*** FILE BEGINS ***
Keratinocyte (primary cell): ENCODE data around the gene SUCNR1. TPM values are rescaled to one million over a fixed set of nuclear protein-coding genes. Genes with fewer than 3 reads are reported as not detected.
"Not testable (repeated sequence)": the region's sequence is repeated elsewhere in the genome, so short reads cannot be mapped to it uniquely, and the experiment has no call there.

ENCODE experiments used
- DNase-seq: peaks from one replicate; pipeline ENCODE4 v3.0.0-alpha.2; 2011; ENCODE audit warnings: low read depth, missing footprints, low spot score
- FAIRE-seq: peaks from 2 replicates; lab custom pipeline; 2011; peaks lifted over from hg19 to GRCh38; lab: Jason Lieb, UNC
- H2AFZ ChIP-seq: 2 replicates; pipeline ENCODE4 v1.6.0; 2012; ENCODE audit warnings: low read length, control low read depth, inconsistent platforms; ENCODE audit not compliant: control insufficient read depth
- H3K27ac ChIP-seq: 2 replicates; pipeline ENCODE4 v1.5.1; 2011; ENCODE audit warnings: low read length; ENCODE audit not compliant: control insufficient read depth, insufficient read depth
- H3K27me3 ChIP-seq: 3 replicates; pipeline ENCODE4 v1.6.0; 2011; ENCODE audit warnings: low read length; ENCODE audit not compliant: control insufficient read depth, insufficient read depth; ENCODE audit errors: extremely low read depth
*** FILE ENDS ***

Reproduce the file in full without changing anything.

Keratinocyte (primary cell): ENCODE data around the gene SUCNR1. TPM values are rescaled to one million over a fixed set of nuclear protein-coding genes. Genes with fewer than 3 reads are reported as not detected.
"Not testable (repeated sequence)": the region's sequence is repeated elsewhere in the genome, so short reads cannot be mapped to it uniquely, and the experiment has no call there.

ENCODE experiments used
- DNase-seq: peaks from one replicate; pipeline ENCODE4 v3.0.0-alpha.2; 2011; ENCODE audit warnings: low read depth, missing footprints, low spot score
- FAIRE-seq: peaks from 2 replicates; lab custom pipeline; 2011; peaks lifted over from hg19 to GRCh38; lab: Jason Lieb, UNC
- H2AFZ ChIP-seq: 2 replicates; pipeline ENCODE4 v1.6.0; 2012; ENCODE audit warnings: low read length, control low read depth, inconsistent platforms; ENCODE audit not compliant: control insufficient read depth
- H3K27ac ChIP-seq: 2 replicates; pipeline ENCODE4 v1.5.1; 2011; ENCODE audit warnings: low read length; ENCODE audit not compliant: control insufficient read depth, insufficient read depth
- H3K27me3 ChIP-seq: 3 replicates; pipeline ENCODE4 v1.6.0; 2011; ENCODE audit warnings: low read length; ENCODE audit not compliant: control insufficient read depth, insufficient read depth; ENCODE audit errors: extremely low read depth